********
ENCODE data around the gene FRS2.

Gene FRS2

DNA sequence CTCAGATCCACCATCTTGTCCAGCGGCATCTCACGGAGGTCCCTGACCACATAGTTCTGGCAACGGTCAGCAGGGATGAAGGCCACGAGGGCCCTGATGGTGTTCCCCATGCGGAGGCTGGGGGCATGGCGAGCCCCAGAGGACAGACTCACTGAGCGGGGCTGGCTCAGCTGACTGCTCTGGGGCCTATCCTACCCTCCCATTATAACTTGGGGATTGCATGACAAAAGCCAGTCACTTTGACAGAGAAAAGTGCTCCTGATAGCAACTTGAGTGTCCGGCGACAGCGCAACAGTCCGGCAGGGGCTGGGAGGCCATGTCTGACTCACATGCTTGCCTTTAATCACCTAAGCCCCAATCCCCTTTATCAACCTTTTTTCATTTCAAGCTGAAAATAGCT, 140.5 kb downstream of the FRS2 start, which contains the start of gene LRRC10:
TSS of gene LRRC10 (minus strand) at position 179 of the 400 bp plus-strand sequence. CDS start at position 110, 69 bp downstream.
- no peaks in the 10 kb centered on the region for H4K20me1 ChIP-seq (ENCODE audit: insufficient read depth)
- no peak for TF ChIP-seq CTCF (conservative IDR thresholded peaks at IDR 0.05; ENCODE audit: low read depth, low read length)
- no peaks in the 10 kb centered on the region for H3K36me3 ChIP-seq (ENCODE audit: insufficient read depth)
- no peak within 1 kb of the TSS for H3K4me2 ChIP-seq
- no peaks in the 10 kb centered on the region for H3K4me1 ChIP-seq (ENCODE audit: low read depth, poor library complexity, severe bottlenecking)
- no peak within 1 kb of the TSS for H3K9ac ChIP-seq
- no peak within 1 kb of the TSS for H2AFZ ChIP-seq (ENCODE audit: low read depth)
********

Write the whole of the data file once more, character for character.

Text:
ENCODE data around the gene FRS2.

Gene FRS2

DNA sequence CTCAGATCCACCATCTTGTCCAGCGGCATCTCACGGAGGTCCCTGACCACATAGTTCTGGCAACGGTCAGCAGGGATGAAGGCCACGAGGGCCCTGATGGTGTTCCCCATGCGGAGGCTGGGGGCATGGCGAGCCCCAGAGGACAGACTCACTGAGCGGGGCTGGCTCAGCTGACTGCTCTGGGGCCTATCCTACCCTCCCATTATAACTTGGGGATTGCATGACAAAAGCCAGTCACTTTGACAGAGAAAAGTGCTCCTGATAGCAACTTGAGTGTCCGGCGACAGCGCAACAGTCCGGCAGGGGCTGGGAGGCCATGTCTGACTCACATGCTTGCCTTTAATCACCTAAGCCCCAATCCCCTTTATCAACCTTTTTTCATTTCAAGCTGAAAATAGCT, 140.5 kb downstream of the FRS2 start, which contains the start of gene LRRC10:
TSS of gene LRRC10 (minus strand) at position 179 of the 400 bp plus-strand sequence. CDS start at position 110, 69 bp downstream.
- no peaks in the 10 kb centered on the region for H4K20me1 ChIP-seq (ENCODE audit: insufficient read depth)
- no peak for TF ChIP-seq CTCF (conservative IDR thresholded peaks at IDR 0.05; ENCODE audit: low read depth, low read length)
- no peaks in the 10 kb centered on the region for H3K36me3 ChIP-seq (ENCODE audit: insufficient read depth)
- no peak within 1 kb of the TSS for H3K4me2 ChIP-seq
- no peaks in the 10 kb centered on the region for H3K4me1 ChIP-seq (ENCODE audit: low read depth, poor library complexity, severe bottlenecking)
- no peak within 1 kb of the TSS for H3K9ac ChIP-seq
- no peak within 1 kb of the TSS for H2AFZ ChIP-seq (ENCODE audit: low read depth)